MicroStrategy (MSTR) currently sits on a huge loss on their bitcoin purchases. Based on a current bitcoin price of $20,300, their 129,699 aggregate bitcoin holdings are worth $2.6 billion, down from a total purchase cost of roughly $4 billion (average cost $30,700). Hence they are sitting on unrealized losses of ~$1.4 billion on their purchases.
The last couple of years have been a wild ride for MSTR shareholders, and ironically, the share price ($186) doesn’t sit that far above the share price in the summer of 2020 when they announced their first bitcoin purchase (approximately $140).
Michael Saylor has appeared bemused by the continuous speculation online at MSTR having their bitcoin holdings liquidated at around $21,000 due to the recent $200 million loan with Silvergate. Even searching for Michael Saylor’s name on Twitter brought up the auto-complete phrase “Michael Saylor liquidated.”
This speculation is pretty misleading, but even still, where does the recent market turmoil in Bitcoin leave them? To consider this, let’s simply outline the terms of the various debts they have taken on in the last couple of years, including that Silvergate loan.
First Convertible Note Offering — December 2020
MicroStrategy Completes $650 Million Offering of 0.750% Convertible Senior Notes Due 2025
The first convertible note offering was for $650 million, due in December 2025. The interest rate payable for these by MSTR was just 0.75%, making the servicing of this debt pretty easy — just under $5 million interest cost per year.
Hence, these convertible bond holders are not receiving much interest, but they do have the option to convert their investment to MSTR shares at $398 per share. Thus this represents a type of call option on the future price of MSTR shares, albeit one which is now worth less at current market prices.
To illustrate the convertible part, let’s say MSTR stock is priced at $500 per share at the redemption date in Dec 2025 — if you had $1 million of convertible notes they would then be worth $1.25 million, since you could buy the shares for $398 and immediately sell them for $500. This, and other upside scenarios, explain the low interest rate payable.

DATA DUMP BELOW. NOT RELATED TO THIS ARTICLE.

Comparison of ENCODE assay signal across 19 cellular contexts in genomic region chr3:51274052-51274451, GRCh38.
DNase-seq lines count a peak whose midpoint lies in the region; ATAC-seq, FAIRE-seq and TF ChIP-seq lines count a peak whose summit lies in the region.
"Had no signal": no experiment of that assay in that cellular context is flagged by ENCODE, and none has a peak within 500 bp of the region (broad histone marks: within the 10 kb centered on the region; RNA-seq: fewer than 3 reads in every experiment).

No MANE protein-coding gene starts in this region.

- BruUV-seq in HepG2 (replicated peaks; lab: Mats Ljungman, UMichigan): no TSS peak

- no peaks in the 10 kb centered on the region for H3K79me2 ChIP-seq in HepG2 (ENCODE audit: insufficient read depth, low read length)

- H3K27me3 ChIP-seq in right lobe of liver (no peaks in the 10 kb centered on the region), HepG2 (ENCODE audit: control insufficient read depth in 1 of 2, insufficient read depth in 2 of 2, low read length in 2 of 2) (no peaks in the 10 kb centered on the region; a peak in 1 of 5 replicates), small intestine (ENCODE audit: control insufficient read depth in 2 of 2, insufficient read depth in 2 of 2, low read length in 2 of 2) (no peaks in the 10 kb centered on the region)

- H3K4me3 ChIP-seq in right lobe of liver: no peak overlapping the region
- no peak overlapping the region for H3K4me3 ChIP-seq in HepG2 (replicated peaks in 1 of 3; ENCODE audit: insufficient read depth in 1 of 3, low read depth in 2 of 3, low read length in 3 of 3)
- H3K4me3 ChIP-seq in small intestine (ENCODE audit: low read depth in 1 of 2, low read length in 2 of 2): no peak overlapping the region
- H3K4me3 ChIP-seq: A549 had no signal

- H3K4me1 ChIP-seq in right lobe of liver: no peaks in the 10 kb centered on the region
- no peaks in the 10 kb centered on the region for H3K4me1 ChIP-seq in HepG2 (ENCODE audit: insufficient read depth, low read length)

Second Convertible Note Offering — February 2021
MicroStrategy Completes $1.05 Billion Offering of Convertible Senior Notes Due 2027 at 0% Coupon and 50% Conversion Premium
This offering (which raised $1.05bn) is much along the same structure as the first, albeit at even better terms from an MSTR point of view, and worse terms for the convertible bond holders. This time, the interest rate is 0%, so there is no interest cost and the redemption date is in February 2027.
The convertibility for these notes only contains value if the share price of MSTR is above $1,432 per share — hence much less likely to be converted than the previous offering. It seemed comparatively more likely at the time, given the stock price closed at $955 on February 16, 2021.
Skeptics will question the virtue of raising this much debt to buy bitcoin, but one element seems clear in hindsight — MSTR and Michael Saylor got a pretty good deal in borrowing on these terms at the time.
Senior Secured Notes — June 2021
MicroStrategy Completes $500 Million Offering of 6.125% Senior Secured Notes Due 2028 With Bitcoin Use Of Proceeds
This represented a more conventional bond offering. MSTR borrowed $500 million until 2028, at an annual interest rate of 6.125%. This makes the annual interest cost of these bonds approximately $30.6 million, substantially more than the previous convertible notes interest cost combined.
This announcement also coincided with the establishment of a subsidiary — “MacroStrategy” — which would hold the existing 92,079 bitcoin that they owned. While the new debt was senior secured notes — having a high priority of being paid versus other creditors in the event of future insolvency — crucially they are not secured against the 92,079 bitcoin. This becomes relevant when we consider the later Silvergate bitcoin-backed loan.
Silvergate Bank Loan — March 2022
This loan was slightly different — borrowing $205 million for three years which is backed by the MacroStrategy-held bitcoin. As linked to in slides 11 and 12 in this presentation, this was initially backed by 19,466 bitcoin, but more can be specifically pledged as collateral should the price of bitcoin fall.
First Quarter 2022 Financial Results Presentation
The “top up” loan-to-collateral-value ratio is 50%. It is this fact that has presumably led many to cite the MSTR liquidation price on the loan as the price of bitcoin falling below $21,000 — at this point the 19,466 bitcoins would be worth below $410 million (2 x 205), and they would need to pledge more collateral under the terms of the loan. But as Michael Saylor pointed out and the slides above show, there are a further 95,643 bitcoins which have not yet been pledged, and could be.